Dredging is used when you need to remove or move sediment from resources. Sediment is material deposited by water, wind, or glacier or already existing on the bottom of a water body. This is why sediment can be found in numerous places such as streams, lakes, coastal waters, the earth, and more.
Here are a few reasons why dredging is necessary, how this practice can be beneficial, and how it should be done correctly.
Making Marines Possible To Navigate
One of the most prominent ways to import and export products is via ships and boats. When these vessels make their way inland, they dock at marinas. Because marinas are so close to land, they’re not nearly as deep as other parts of the ocean located farther off the coast.
Sometimes, the sediment at the bottom of marinas begins to concentrate in certain areas, making it difficult for ships and boats to navigate without getting stuck. That’s where dredging comes in.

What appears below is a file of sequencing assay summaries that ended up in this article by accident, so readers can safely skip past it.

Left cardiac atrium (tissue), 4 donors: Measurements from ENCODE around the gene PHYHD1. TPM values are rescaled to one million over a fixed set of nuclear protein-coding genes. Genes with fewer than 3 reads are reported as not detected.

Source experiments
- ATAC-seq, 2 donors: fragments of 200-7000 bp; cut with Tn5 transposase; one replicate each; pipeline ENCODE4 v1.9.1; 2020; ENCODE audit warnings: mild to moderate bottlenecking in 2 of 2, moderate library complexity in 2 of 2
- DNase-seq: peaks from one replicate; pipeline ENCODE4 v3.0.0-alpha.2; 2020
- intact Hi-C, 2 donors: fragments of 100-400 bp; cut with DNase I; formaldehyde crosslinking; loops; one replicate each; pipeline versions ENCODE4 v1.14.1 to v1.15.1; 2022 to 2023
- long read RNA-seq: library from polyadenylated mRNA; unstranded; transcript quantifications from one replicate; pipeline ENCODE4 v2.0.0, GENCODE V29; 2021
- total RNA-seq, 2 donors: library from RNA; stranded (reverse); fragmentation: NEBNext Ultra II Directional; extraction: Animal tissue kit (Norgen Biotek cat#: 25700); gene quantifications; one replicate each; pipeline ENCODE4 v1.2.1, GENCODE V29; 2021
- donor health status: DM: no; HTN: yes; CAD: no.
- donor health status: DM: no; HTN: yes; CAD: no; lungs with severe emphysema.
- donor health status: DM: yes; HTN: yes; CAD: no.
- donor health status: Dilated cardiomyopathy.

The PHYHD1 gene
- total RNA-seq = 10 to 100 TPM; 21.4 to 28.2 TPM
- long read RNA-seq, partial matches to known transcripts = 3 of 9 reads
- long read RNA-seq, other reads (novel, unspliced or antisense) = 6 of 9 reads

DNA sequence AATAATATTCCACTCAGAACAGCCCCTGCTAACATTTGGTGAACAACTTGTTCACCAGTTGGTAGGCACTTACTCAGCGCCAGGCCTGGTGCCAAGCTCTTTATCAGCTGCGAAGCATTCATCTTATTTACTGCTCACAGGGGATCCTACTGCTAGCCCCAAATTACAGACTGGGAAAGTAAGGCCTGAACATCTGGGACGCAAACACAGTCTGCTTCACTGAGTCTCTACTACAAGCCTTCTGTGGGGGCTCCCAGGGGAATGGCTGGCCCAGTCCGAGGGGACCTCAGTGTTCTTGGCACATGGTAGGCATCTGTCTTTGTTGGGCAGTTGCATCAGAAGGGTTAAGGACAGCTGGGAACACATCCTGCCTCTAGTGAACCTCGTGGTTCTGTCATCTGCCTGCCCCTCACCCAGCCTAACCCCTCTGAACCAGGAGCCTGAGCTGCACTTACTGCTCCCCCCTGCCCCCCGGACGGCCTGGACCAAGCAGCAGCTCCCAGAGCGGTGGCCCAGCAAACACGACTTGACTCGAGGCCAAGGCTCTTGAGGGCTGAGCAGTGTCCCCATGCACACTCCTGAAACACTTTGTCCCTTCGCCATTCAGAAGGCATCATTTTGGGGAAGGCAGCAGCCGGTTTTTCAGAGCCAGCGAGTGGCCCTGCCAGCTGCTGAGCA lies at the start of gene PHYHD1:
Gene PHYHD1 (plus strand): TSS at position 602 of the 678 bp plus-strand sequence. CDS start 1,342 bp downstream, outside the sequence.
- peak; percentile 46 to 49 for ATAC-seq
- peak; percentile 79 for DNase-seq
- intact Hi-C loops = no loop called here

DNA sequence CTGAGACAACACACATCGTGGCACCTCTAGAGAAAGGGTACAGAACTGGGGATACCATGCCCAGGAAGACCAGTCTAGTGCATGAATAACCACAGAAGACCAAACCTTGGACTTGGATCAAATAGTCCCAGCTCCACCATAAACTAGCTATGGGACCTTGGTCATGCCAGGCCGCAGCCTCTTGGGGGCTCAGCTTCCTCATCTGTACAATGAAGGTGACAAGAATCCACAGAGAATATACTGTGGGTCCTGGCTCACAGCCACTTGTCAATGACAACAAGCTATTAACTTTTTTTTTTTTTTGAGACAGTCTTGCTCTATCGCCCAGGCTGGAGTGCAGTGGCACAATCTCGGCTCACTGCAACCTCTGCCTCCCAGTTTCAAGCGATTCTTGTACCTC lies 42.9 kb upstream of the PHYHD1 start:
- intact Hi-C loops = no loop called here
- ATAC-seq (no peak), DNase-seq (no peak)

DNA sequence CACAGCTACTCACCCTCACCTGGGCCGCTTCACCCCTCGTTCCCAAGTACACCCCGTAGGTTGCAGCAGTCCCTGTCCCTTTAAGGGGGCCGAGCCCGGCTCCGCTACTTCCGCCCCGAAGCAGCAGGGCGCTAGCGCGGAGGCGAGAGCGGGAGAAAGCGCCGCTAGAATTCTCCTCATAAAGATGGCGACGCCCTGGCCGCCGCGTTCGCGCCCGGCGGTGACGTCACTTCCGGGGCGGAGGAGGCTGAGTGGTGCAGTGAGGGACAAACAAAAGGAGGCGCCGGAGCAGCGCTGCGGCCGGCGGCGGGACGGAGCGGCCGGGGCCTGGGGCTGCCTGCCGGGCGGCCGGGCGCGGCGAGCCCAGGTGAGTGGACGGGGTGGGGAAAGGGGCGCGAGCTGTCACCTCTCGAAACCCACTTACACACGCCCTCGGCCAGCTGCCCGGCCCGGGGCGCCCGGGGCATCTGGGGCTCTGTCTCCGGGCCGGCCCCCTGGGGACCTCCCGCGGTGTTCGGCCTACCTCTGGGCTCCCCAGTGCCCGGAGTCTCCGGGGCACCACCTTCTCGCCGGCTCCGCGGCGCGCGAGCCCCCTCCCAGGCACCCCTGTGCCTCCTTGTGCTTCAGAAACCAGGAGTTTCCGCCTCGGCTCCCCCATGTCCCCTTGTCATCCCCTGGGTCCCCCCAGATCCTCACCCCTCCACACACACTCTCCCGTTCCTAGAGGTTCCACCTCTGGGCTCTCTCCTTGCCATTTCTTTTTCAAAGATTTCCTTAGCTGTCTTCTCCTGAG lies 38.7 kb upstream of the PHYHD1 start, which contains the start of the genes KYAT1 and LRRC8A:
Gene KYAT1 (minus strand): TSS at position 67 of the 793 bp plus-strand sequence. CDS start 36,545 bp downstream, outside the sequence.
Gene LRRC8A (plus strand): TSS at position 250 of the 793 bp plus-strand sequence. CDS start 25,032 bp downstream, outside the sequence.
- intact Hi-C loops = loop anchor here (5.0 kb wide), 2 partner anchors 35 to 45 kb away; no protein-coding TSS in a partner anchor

Helps To Protect Against The Effects Of Coastal Erosion
Coastal erosion is a process that breaks down the coastline. When something like a hurricane, cyclone, or tropical storm makes its way inland, it displaces the sand and sediment around the beach and deposits it elsewhere, usually in awkward places like sandbars located fairly far away from the coast.
As the water line creeps closer to the towns and inhabited areas, the risk of problematic flooding and damaging storms affecting the area begins to rise as well. The distance that the beaches create between the water and the towns serves as a protective barrier. If this distance doesn’t exist, the towns and infrastructure become more vulnerable.